Help your potluck not suck
If the thought of planning a big shindig this holiday season is making you itchy and you’d prefer to just hang out and not cook…let’s talk about a potluck brunch.
Hosting a potluck brunch is one of the easiest ways to organize a gathering. All you have to do is:
- Choose an appropriate public space with tables and good lighting.
- Create a list of essential items to bring.
- Invite your friends.
After that, everyone shares in the work. I love it!
Potluck brunches seem stiff if overplanned, so here’s how to manage the essentials:
If you aren’t sure where to have this party, ask one or two people in your group where they’d like to go for a morning outside. Throwing the choice out to the whole group causes more confusion than the question is worth.
Nice salad! But how do I eat it?
As the host, it’s helpful for you to bring the tablecloths, plates and flatware. The exception is if there is someone in your group who is consistently more punctual than you. In that case, ask if they wouldn’t mind saving the spot in the park by bringing these starter items for everyone.
You don’t have to be uber-organized to host a potluck. Click To Tweet Just know yourself, ask for help, and be smart about what you promise to bring.
If you plan to attend more than one or two outdoor get-togethers a year, consider investing in reusable, but still outdoor-friendly, plates, cups, utensils, and even napkins. It will elevate the rustic feel of the brunch from “super casual” to “isn’t this nice?” And, more importantly, it is kinder to mama earth than the plastic waste generated by most picnics. Other helpful items to bring include bottles of water and small empty storage containers to share leftovers.
Take the bad luck out of potluck
Raise your hand if you’ve ever been to a potluck brunch that only offered donuts and bloody marys (my hand is up).
Or how about bagels and water (hand raised). Or there was good food but the person bringing plates was an hour late (me again).
Avoid eight-bottles-of-wine-and-no-cheese syndrome by loosely assigning a few items and straight-up delegating the protein and coffee.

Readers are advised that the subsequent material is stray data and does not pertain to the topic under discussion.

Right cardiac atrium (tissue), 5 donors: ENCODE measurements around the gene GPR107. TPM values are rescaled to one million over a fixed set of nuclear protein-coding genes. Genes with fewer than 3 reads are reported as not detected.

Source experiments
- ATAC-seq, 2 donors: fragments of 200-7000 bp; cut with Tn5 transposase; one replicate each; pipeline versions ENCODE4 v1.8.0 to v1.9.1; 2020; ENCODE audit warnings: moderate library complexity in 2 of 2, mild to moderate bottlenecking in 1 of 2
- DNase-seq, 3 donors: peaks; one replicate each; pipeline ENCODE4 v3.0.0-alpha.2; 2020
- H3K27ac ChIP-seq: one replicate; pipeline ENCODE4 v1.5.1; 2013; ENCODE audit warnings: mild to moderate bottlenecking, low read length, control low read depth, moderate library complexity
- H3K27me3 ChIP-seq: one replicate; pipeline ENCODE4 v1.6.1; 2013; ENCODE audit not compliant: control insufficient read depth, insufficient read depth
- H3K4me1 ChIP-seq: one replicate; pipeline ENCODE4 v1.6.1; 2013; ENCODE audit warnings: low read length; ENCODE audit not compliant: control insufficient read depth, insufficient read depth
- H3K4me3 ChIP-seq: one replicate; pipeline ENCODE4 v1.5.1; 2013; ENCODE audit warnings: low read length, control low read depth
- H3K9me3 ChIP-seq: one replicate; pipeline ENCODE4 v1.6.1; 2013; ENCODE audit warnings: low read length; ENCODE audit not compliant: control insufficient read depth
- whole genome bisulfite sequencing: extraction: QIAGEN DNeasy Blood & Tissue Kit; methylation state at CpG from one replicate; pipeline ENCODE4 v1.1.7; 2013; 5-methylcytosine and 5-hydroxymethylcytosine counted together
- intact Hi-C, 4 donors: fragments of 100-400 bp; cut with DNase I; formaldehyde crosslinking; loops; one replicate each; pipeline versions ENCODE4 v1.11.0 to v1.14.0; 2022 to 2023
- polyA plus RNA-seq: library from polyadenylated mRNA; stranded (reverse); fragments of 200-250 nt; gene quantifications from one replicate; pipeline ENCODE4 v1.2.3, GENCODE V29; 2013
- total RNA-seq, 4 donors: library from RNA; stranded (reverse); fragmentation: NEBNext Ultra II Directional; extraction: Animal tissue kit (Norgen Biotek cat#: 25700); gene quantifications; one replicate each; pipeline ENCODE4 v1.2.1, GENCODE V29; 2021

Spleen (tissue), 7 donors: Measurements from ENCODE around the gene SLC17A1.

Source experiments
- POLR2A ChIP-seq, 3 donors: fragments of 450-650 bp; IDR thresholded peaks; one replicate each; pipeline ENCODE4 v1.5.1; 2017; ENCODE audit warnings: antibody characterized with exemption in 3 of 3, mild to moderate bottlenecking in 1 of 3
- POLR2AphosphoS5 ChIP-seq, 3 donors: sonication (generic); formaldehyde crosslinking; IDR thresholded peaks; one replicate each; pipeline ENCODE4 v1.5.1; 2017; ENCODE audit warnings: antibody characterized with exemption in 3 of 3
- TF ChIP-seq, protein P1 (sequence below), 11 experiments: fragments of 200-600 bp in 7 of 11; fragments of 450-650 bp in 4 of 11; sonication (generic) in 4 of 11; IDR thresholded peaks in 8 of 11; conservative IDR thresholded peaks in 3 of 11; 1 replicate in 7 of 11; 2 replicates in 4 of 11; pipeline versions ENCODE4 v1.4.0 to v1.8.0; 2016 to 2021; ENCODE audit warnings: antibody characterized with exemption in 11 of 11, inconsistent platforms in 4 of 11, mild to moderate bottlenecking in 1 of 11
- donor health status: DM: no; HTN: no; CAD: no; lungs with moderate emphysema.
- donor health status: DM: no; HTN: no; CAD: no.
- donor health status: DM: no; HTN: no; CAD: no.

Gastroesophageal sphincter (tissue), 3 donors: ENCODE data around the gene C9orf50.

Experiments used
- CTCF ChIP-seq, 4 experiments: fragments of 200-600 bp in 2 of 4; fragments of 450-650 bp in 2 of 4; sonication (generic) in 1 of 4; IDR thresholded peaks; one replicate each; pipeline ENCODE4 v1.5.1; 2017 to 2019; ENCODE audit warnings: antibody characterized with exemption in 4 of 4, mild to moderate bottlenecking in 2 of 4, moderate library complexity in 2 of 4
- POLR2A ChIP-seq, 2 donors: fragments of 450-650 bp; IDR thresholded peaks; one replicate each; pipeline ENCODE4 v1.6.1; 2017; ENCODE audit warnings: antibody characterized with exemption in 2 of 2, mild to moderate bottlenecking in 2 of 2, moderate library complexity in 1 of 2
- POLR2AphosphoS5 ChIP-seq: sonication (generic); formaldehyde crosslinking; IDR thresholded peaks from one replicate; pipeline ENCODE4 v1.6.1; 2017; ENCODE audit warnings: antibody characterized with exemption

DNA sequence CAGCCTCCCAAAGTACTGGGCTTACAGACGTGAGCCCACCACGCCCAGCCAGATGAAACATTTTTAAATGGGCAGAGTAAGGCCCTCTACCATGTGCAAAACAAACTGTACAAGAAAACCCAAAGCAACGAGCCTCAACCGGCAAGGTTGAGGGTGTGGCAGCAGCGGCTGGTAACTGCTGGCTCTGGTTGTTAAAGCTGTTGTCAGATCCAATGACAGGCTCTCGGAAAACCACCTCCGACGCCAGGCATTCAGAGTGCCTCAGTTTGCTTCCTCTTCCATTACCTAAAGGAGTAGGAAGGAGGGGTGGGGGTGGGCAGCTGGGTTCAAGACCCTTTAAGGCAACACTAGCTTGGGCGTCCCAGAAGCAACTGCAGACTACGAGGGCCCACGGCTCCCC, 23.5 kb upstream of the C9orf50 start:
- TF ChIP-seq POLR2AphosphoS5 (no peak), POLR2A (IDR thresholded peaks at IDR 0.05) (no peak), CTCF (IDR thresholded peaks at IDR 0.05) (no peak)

Or, to embrace the carefree vibe we are going for, use good ol’ email to get the basics taken care of by creating a 3-4 item check list. Let those who tend to procrastinate bring the lucky part of the potluck—donuts, croissants, muffins, and other carb-o-licious things you don’t need to remind people to bring because who doesn’t want to be the person showing up with a big pink box?
Drinks in the morning
People talk a big game about drinking in the morning—bloody marys and mimosas. The truth is, most people just want their coffee!
Remember this in creating the sign up sheet. Don’t assign booze. If someone wants it, they will bring it. Probably someone who is arriving late anyway (hand raised). Juice is another item often overrepresented at potluck brunches because it’s so easy to bring. No need to assign it either.
The invite list
The word brunch sounds very fun and inviting, doesn’t it? Brunches are supposed to be casual. And a potluck brunch even more so. The best way to keep it casual is to invite close friends. Save an introductory gathering for later in the day and enjoy being with people who know each other well and who aren’t going to care if the only things on the table are croissants, biscuits and blueberries.
What is the craziest mix of food you have eaten at a potluck? Do you love the unpredictability or hate it?